Due diligence on overseas research has been a steep learning curve over the past 2 years for most UK HEIs as well as for our international partners. The University of Edinburgh, like most complex organisations, grew its due diligence operations reactively and with limited consistency between teams, in response to the gradual increase in research applications as academics became more aware of the availability of funds if they grew their overseas connections. Funder requirements became more complex, and HEIs recognised the need to better understand the requirements as well as coordinate support and services appropriately.
Our session aims to share with the audience our experience in responding to this new element in research support, what hurdles we face, and how best to support our teams in becoming the knowledgeable experts our academic community expects.
Have you ever come across the acronym API and wondered what it meant and what it had to do with your role as a research manager or administrator? In this webinar, I will explain what an API is, why there are so many behind-the-curtain IT processes that rely on APIs, and how you can harness the power of APIs together with automation that is native to the majority of Microsoft/Office 365 setups to help in your day-to-day job. The session will cover:
You will leave this session understanding a little bit more about this technology that powers a lot of the data-driven world of academic research.
This talk will provide an overview of Librarian Futures, a report produced by Lean Library on the future of the library. The report uses a large-scale survey and series of interviews to explore librarian-patron interactions in the networked digital age. It provides evidence-based insights into the challenges and trends facing librarians and their patrons.
With more learning and research taking place off-campus than ever before (a long-term trend accelerated by the pandemic), it is a timely moment to consider how libraries connect with their users. Many librarians have talked of the need to put the library ‘in the life of the user’, by designing library services that ‘surface content in the places where users actually are rather than where libraries would like them to be’ (Pinfield et al., 2017, 28). This is more relevant than ever before as we see a continued shift away from the library as a destination (either its physical building or digital platforms) and towards user-preferred workflows, where the library must embed itself to maintain mission relevance. Delegates will be able to get an overview of these issues - with wide-reaching relevance.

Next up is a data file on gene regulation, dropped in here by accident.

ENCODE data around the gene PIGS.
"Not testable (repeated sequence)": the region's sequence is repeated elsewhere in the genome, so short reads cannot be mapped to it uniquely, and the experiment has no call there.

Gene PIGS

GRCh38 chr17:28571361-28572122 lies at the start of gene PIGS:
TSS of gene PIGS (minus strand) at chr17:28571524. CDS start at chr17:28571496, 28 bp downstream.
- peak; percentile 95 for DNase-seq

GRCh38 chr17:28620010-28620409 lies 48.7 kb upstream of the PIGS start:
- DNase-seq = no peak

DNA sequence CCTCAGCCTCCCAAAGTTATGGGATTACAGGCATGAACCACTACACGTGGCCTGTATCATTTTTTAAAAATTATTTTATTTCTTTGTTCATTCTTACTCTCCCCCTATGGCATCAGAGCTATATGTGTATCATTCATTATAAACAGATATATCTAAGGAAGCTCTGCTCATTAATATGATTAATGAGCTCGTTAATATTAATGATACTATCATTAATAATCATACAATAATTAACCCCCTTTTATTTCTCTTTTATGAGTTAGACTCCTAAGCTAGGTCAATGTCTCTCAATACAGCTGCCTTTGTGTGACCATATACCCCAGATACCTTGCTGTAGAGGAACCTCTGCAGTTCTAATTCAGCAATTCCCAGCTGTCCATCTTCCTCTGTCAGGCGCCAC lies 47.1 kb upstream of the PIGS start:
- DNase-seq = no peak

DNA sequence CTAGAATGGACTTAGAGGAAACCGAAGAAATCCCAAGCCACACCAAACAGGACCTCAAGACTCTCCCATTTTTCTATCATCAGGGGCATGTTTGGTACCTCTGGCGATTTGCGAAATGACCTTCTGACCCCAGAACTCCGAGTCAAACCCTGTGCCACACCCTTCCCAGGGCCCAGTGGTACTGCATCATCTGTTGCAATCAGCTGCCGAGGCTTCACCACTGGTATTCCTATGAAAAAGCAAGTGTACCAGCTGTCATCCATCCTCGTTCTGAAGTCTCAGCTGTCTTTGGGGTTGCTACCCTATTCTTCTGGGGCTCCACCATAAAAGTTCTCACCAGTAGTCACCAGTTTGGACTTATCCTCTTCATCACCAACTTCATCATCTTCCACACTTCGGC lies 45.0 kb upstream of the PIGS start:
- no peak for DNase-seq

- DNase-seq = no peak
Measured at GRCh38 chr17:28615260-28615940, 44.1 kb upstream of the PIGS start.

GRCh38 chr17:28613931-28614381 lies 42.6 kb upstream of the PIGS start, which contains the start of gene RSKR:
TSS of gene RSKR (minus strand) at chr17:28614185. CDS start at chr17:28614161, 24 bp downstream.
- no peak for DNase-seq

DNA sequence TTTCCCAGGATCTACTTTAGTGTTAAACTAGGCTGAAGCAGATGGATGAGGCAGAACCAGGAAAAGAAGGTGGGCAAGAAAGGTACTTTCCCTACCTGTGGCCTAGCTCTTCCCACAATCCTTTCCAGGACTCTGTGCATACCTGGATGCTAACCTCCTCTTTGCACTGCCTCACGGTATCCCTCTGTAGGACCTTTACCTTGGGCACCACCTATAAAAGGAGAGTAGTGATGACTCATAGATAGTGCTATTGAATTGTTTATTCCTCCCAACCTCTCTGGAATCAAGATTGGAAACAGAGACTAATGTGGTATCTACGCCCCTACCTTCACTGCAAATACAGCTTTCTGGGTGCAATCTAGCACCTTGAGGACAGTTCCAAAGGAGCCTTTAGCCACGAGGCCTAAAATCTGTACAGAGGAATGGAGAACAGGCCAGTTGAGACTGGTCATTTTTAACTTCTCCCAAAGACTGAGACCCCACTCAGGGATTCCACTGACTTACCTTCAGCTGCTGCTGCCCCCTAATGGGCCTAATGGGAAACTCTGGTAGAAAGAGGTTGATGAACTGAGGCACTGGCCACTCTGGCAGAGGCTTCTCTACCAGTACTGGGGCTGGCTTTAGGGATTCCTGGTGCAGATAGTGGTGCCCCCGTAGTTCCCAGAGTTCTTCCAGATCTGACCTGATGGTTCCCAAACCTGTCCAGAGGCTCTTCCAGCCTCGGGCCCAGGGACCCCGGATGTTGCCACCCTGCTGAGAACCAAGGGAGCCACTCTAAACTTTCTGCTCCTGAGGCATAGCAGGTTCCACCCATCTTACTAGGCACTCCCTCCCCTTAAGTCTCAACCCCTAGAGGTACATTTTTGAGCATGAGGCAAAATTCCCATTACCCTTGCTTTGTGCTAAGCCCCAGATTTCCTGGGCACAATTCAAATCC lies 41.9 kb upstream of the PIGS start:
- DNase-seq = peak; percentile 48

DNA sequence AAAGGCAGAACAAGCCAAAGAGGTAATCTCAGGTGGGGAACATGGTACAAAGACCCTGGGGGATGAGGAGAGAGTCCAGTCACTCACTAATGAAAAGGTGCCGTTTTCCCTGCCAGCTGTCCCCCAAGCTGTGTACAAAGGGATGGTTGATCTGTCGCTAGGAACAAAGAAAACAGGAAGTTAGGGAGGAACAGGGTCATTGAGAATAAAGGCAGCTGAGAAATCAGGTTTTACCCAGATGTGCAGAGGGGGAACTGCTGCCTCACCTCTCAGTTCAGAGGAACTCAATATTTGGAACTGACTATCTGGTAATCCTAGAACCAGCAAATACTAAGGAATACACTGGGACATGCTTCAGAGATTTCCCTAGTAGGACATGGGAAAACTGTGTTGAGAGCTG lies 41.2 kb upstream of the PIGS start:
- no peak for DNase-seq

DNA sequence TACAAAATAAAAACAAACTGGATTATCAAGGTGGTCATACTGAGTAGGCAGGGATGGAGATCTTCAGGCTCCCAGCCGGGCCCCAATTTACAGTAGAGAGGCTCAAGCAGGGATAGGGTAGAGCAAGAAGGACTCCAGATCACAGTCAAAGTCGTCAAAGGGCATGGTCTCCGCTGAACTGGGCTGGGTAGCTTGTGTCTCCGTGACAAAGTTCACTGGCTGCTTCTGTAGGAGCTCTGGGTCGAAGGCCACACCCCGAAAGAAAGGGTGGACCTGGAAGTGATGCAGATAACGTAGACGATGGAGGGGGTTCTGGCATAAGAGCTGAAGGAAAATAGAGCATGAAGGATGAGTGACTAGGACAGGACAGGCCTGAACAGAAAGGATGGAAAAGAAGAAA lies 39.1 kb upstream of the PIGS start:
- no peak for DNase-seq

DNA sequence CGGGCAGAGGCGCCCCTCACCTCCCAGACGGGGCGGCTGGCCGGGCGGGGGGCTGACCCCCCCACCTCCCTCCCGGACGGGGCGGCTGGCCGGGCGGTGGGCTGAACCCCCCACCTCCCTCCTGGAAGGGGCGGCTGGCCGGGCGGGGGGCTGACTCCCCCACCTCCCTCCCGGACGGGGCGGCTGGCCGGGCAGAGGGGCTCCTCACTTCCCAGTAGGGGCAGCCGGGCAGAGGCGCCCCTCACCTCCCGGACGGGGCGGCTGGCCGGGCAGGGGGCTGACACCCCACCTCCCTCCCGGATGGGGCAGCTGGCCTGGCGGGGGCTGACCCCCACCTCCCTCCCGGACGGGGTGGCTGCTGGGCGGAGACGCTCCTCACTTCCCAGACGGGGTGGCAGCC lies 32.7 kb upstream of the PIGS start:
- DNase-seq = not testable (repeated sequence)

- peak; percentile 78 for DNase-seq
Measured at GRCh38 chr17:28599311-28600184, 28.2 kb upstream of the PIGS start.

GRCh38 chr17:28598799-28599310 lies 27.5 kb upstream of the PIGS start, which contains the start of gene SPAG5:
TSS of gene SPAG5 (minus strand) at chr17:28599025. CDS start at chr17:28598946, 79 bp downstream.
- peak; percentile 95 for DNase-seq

The survey has received over 3,000 responses so far, and can be found here: https://www.leanlibrary.com/community/librarian-futures-survey/
The objective of this poster presentation is to share learning from the delivery of a strategic change using scrum agile approaches.
Benefit to delegates:
Eleanor Glenton (Durham University) and Christie Walker (Royal College of Art) are the Arts & Humanities Special Interest Group Co-Champions. This session gives a short introduction to the A&H SIG and invites ARMA Conference participants to provide feedback on what they would like to see from the A&H SIG Drop-In session to be held on Wednesday 6 October at 8:15am. For those interested in attending the A&H SIG Drop-In session or who are interested in being involved in future A&H SIG activities, please add your thoughts to the A&H SIG padlet: https://rca.padlet.org/christiewalker/2obwq5uqpqqeg343
This is a discussion around the financial aspects and grant auditing over various funding streams over the last 18 months, covering Horizion:2020, InnovateUK, and US federal funds. There is particular emphasis on the effect of Covid, and also what we know thus far about Horizon Europe, the follow-on European Research Framework Programme from Horizon:2020. Additionally, we cover the changeover on InnovateUK from _Connect, to the new Portal system.